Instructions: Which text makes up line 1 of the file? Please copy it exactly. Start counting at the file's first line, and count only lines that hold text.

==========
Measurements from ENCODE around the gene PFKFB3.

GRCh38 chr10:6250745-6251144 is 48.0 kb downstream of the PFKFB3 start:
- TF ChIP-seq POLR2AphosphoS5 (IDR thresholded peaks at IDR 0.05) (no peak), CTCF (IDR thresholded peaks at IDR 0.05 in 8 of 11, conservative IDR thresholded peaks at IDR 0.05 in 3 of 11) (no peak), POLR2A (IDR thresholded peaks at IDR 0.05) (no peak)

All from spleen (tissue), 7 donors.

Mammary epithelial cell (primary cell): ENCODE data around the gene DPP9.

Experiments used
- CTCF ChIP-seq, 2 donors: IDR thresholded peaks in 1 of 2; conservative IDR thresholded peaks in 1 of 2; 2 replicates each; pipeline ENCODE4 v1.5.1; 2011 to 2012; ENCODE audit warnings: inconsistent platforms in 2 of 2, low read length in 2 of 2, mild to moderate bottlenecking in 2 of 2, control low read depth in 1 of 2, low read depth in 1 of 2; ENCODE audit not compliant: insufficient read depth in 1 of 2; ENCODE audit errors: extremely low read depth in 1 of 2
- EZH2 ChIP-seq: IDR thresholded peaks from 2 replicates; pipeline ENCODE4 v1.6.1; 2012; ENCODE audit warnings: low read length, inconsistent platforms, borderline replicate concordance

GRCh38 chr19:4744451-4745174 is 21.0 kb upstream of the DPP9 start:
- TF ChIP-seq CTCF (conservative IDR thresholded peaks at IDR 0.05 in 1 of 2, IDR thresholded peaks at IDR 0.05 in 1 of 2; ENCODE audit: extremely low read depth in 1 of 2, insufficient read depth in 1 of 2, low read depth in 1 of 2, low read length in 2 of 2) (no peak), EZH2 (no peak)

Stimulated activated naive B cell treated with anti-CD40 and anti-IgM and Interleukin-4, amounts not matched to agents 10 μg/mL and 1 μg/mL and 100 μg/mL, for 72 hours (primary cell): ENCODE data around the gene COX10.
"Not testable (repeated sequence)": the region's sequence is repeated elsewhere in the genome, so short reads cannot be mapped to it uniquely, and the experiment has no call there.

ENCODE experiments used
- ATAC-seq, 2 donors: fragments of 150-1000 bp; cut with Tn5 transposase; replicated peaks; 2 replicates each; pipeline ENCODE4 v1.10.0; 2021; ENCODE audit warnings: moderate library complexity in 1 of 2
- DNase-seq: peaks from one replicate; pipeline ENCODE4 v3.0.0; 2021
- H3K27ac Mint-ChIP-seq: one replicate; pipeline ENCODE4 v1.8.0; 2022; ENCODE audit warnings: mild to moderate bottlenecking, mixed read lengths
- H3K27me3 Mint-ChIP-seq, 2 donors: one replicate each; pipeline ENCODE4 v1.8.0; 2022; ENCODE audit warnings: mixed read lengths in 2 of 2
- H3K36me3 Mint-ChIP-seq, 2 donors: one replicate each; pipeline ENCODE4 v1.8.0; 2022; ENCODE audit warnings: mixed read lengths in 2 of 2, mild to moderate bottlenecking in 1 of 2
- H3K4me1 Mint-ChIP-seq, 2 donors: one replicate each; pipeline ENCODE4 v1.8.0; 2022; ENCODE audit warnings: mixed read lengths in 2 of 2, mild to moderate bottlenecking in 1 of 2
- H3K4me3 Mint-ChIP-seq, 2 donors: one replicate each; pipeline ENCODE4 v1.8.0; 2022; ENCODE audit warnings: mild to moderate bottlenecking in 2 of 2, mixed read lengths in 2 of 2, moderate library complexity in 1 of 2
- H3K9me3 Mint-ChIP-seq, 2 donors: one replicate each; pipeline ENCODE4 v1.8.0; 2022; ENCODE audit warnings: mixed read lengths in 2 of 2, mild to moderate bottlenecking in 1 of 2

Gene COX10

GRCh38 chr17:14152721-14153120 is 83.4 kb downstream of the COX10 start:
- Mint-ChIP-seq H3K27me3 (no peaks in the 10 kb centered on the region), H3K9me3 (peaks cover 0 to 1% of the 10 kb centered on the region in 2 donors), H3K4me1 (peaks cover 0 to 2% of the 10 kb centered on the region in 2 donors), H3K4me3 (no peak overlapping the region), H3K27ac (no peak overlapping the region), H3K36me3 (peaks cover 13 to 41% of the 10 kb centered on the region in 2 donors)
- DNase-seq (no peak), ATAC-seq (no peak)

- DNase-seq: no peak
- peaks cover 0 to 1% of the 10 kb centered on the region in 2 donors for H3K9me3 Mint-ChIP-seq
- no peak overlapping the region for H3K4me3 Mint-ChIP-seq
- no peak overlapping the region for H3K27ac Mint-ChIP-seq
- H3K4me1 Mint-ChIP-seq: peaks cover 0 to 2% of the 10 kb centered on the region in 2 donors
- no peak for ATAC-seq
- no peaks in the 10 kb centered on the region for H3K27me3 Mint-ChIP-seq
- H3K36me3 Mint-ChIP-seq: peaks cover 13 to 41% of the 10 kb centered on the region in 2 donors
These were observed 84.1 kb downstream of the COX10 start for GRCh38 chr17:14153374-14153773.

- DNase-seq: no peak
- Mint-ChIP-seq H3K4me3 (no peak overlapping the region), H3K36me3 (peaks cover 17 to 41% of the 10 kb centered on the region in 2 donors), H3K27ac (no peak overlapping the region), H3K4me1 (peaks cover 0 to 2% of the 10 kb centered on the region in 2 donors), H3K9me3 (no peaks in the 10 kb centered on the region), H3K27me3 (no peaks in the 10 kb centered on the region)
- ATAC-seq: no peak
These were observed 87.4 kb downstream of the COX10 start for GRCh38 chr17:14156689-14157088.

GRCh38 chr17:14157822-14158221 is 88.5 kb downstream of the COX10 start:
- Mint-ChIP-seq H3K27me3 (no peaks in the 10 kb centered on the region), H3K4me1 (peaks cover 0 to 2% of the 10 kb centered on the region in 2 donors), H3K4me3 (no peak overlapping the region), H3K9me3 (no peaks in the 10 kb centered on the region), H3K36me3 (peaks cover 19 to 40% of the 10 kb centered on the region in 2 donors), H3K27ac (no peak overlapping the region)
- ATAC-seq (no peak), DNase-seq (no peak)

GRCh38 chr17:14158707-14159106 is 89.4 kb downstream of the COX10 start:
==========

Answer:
Measurements from ENCODE around the gene PFKFB3.